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The Vacuous Search for Identity

Ah, I could write thousands upon thousands of words about social media and the narcissism it produces. Maybe I will one day write a book on it. But for now, my dear reader, hear my thoughts on the way in which we search for who we are in all the wrong places.

What a thrill I get when I receive a like on a photo I've posted on Instagram. When I put up a photo on my story, knowing I look particularly good, the surge of confidence and arrogance when someone comments is invigorating. But who is that person? Is that woman the woman who lays in bed all day long wearing her pyjamas and drinking copious amounts of coffee? Is she the nerdy girl who reads endless books about quantum mechanics and drug addicts? Is she the woman who is still desperately searching (as we all are) for some kind of identity that fits the narrative we let the world see on social media?

Of course, she is all those things. But you don’t see that. Social media has brought about this profound narcissism that I’m not sure was as prevalent before birth of social networking sites. On every platform there are ‘stories’ now. Who cares that I am drinking coffee in my bed or that I just ate a McDonalds or that I’m watching The Human Centipede (yet again, sigh)? Probably no-one, yet I chuck it up on my story just so the world knows what I’m up to.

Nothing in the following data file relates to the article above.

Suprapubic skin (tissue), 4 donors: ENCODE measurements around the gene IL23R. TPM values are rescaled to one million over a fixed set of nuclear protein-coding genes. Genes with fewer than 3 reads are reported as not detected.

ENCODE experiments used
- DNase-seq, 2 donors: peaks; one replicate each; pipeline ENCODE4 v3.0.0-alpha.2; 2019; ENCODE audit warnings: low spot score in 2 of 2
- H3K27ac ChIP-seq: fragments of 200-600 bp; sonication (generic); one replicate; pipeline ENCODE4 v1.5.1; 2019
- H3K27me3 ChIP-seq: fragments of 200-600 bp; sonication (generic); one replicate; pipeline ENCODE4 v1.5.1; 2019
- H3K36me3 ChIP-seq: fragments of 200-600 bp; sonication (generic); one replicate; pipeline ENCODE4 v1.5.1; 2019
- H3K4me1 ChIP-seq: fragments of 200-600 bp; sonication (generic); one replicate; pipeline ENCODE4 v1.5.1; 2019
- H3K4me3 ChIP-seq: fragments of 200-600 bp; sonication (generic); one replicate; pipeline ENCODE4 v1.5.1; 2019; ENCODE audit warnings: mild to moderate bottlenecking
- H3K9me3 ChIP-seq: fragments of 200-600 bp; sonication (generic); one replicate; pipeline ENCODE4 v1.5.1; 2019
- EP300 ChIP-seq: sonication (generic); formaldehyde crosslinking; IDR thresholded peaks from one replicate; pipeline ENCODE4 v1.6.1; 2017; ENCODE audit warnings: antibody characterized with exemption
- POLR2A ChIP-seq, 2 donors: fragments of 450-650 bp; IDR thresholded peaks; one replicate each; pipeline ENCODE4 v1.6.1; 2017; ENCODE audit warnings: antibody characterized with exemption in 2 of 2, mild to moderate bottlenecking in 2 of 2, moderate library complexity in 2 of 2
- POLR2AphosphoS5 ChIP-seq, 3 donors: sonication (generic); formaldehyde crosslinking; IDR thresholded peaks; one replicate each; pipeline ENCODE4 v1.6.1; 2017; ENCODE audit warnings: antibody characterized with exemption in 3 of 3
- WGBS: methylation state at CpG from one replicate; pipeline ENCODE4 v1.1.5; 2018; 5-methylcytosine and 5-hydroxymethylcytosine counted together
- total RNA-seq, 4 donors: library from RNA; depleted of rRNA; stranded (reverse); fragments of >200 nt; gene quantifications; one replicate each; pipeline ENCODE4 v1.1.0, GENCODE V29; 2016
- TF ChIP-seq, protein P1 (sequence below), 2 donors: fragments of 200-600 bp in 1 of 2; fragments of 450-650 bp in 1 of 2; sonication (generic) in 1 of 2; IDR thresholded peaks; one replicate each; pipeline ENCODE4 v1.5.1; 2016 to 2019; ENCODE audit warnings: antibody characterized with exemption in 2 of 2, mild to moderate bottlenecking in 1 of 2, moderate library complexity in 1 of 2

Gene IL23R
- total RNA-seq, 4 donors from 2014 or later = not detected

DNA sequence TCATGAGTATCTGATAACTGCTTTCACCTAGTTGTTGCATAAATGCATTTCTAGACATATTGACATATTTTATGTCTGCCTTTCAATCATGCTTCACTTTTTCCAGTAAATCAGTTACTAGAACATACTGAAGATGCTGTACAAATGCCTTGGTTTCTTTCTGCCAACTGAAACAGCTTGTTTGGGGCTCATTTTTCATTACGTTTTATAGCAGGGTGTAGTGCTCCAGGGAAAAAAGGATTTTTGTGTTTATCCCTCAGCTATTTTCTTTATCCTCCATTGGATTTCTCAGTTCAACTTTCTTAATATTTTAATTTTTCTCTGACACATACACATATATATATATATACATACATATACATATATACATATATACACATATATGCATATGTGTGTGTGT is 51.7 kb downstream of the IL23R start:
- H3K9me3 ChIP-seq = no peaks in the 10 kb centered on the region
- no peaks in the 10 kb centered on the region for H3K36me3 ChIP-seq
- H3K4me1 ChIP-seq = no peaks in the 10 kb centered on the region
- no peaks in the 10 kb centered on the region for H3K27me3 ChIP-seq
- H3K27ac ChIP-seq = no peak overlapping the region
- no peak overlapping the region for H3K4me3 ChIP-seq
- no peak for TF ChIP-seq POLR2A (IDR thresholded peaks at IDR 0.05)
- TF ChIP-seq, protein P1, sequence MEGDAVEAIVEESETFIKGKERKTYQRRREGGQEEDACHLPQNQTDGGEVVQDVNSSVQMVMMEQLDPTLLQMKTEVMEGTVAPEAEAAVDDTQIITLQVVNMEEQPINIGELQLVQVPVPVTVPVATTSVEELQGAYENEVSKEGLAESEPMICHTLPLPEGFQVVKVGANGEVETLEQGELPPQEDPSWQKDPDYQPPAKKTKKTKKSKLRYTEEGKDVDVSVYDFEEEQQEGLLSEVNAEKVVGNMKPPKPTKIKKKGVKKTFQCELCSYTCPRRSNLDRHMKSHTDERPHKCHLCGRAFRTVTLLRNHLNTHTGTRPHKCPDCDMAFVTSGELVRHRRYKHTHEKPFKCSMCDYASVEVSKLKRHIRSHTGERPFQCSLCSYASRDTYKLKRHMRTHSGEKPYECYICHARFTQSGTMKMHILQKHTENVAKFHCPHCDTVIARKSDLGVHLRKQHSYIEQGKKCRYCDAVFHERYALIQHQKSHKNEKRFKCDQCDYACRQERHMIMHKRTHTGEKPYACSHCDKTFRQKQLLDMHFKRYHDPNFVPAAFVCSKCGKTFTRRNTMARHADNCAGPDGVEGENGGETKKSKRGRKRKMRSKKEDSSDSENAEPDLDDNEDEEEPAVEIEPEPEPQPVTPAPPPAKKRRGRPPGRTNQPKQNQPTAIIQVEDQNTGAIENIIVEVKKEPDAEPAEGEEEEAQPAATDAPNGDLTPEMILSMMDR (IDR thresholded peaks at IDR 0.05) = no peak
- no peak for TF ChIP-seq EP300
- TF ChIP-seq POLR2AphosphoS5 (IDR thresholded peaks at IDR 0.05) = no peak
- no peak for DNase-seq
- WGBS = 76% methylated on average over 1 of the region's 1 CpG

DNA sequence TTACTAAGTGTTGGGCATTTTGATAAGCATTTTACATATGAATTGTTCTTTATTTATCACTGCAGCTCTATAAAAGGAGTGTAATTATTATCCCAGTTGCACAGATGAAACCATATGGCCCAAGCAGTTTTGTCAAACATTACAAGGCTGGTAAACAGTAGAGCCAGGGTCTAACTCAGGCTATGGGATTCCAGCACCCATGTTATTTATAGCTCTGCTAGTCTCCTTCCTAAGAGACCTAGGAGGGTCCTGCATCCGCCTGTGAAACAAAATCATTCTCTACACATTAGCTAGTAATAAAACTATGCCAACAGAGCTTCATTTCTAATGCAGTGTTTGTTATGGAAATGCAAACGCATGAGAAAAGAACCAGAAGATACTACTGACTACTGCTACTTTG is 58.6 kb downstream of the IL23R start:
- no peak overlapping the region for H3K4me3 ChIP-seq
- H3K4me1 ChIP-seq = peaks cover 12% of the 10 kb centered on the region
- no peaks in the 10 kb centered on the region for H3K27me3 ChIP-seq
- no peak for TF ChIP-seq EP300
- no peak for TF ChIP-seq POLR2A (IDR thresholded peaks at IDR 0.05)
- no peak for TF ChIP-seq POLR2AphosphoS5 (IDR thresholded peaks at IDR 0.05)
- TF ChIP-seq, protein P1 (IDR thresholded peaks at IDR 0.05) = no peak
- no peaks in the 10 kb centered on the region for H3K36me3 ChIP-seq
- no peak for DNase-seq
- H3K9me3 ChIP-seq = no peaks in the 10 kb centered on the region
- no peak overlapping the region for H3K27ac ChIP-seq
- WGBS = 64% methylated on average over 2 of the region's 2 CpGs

When I broke up with my fiancé around Christmas time, I went silent on social media. And I had so, so many messages asking if everything was okay. It was touching but also such a huge reality check about how much time I spend documenting my life on social media.

We are always searching for who we really are. When I quit drinking, I discovered this weird new me. When I was diagnosed with autism, that opened an affirming and frightening can of worms about who I am. When I left my love

, I found this other person lurking inside me that burst through the skin I'd kept her behind. These are just a few recent examples. When I travelled the world alone, I thought I’d ‘found’ myself. But we never do. It’s a myth that we continue to be sucked violently into.

Stop thinking you’ve arrived. Stop imagining this destination you’re trying to get to

. It doesn’t exist. You will continue to morph and grow and find new things about yourself until the day you take your last breath.

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